control, and governance
Protecting Customer Privacy
Edited by Michael D. Marinaccio
Carol is the chief audit executive for CyberSales, a US $3 billion online retailer that operates numerous retail Web sites in North America and across the globe. The company serves its customers primarily through these sites and focuses on offering them selection, price, and convenience. It also enables seller customers to offer products on CyberSales’ Web sites or via their own branded sites.
Carol’s internal audit department consists of six audit professionals, including herself. She reports functionally to the audit committee and administratively to the chief financial officer. Throughout her work, Carol strives to ensure stakeholders perceive the audit function as a value-added service to management.
CyberSales' rapid growth has made the company difficult to manage, primarily due to its increasingly complex business operations. This complexity has also created a need for greater awareness of risks related to the collection, storage, use, and disclosure of its customers’ personal information.
What steps should Carol undertake and what areas of the company should she engage to participate in the project? What best practice privacy resources are available for her research and consideration? How should she present the results to the CEO?
First and foremost, Carol needs to inform the CEO that she cannot lead this effort. She and her team will more than likely need to assess the effectiveness of privacy policies in their audit plan, and involvement in policy development could impair her objectivity.
Nonetheless, Carol can still contribute to the process by making observations during development and offering recommended improvements. Representatives from customer service, IT, and legal, among others from the business, should also be involved. An appropriate cross-functional focus is necessary to fully understand the customer needs, IT infrastructure, and regulatory requirements that continually evolve in this area.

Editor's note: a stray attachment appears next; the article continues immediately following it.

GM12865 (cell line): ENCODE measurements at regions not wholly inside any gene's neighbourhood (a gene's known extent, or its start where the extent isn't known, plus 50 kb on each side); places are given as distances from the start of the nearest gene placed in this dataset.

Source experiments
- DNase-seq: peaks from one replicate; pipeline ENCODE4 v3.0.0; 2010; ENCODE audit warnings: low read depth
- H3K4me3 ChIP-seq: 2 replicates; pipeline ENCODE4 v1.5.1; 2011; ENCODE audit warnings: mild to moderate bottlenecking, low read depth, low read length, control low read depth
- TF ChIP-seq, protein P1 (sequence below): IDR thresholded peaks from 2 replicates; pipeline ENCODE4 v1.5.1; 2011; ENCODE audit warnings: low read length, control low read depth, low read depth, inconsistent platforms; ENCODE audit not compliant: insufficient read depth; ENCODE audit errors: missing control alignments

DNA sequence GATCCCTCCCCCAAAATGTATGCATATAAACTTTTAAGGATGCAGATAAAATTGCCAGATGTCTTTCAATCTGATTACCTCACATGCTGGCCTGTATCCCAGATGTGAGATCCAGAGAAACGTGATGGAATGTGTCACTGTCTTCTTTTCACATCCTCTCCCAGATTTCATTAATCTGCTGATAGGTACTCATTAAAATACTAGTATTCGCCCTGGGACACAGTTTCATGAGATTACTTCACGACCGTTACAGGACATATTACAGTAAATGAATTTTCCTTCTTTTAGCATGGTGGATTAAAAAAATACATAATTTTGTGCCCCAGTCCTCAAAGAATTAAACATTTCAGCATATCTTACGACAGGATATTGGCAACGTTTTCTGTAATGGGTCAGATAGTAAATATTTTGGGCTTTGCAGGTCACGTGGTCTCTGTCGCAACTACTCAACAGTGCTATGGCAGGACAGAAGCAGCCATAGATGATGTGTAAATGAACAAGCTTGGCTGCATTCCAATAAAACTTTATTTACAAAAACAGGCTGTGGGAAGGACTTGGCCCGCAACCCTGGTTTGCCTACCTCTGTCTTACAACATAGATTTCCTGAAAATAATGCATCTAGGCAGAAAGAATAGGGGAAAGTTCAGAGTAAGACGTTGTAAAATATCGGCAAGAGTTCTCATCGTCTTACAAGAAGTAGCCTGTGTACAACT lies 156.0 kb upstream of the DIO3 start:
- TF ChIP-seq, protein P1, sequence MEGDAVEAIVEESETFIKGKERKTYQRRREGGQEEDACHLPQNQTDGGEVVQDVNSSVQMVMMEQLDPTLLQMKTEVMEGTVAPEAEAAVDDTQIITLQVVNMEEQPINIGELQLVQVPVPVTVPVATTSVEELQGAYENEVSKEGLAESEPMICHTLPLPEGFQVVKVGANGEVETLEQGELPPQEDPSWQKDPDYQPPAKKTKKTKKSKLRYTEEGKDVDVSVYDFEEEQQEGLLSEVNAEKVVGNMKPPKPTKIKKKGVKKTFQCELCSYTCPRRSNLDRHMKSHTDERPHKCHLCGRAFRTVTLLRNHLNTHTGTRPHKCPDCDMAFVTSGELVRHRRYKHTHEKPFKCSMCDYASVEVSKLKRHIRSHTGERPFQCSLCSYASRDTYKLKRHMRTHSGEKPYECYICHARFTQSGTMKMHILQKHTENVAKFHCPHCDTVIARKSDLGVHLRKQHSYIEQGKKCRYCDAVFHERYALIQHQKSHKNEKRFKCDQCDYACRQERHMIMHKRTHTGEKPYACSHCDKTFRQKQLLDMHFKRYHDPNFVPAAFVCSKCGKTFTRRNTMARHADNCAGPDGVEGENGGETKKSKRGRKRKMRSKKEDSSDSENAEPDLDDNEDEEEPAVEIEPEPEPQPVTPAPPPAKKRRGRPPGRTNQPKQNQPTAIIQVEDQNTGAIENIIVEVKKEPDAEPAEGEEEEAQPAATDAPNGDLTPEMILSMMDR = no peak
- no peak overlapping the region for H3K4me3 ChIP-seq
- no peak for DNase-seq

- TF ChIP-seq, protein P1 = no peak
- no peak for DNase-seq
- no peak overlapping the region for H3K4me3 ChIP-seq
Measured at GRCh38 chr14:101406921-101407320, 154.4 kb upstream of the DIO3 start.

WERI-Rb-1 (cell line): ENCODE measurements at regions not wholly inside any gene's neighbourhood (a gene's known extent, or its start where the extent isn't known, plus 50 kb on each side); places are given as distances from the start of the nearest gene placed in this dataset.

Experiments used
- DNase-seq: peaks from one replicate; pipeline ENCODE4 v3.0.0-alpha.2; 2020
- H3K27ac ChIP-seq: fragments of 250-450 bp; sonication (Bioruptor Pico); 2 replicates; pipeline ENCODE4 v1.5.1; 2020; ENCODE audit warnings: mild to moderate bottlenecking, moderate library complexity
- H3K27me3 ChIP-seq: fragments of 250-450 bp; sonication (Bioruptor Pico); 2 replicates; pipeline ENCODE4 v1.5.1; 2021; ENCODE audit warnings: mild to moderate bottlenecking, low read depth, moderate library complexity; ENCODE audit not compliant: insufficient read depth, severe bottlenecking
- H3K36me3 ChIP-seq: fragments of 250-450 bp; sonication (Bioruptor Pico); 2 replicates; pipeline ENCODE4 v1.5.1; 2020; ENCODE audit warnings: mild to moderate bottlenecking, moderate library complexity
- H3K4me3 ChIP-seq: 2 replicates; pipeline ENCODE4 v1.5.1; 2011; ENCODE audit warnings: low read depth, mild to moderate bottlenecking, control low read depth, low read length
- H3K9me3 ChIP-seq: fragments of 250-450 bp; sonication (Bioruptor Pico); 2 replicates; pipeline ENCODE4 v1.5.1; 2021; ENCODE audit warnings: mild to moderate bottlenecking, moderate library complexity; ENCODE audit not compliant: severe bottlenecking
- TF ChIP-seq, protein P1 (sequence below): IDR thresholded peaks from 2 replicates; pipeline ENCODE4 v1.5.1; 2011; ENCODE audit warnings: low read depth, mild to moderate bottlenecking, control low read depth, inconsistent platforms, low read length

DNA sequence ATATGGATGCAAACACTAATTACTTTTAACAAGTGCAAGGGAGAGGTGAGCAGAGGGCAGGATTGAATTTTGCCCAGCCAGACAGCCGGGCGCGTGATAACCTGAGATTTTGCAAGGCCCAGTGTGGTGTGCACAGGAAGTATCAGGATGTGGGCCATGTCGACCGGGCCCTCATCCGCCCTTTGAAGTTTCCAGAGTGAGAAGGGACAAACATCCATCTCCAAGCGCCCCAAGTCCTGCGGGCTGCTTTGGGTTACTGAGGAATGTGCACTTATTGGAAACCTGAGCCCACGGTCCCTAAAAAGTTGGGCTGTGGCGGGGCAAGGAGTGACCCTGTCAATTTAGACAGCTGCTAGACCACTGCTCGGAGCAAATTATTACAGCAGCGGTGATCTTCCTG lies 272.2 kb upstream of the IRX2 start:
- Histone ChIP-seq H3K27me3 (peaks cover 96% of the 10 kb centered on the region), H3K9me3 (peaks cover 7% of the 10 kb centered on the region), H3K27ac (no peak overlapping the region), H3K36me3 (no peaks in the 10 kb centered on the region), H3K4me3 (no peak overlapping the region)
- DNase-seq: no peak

CyberSales may also want to engage a consultant who specializes in privacy and security for enterprises that do business via the Web. A qualified consultant will likely be aware of the key risks privacy issues present, as well as lessons learned from other companies’ mistakes. The consultant’s perspective can also help the organization apply an appropriate level of cost/benefit consideration to the policy effort and related practices.
Some resources available to Carol as she researches best practices include the Center for Internet Security, the Electronic Privacy Information Center, and the Financial Services Information Sharing and Analysis Center. She should keep in mind, however, that while these resources can provide information about known security risks and impending privacy legislation, they do not provide insight into a company's preparedness to deal with these issues. To increase the likelihood of identifying and addressing threats in a timely manner, Carol should consider facilitating the introduction of periodic security and privacy risk assessments.
In her presentation to the CEO, Carol should describe privacy risks identified, as well as the policies and practices that have been developed to address those risks. A summary of privacy best practices and those that can be adopted by the company would also be beneficial to the CEO.
Michael J. Anoli, CIA
Director of Internal Audit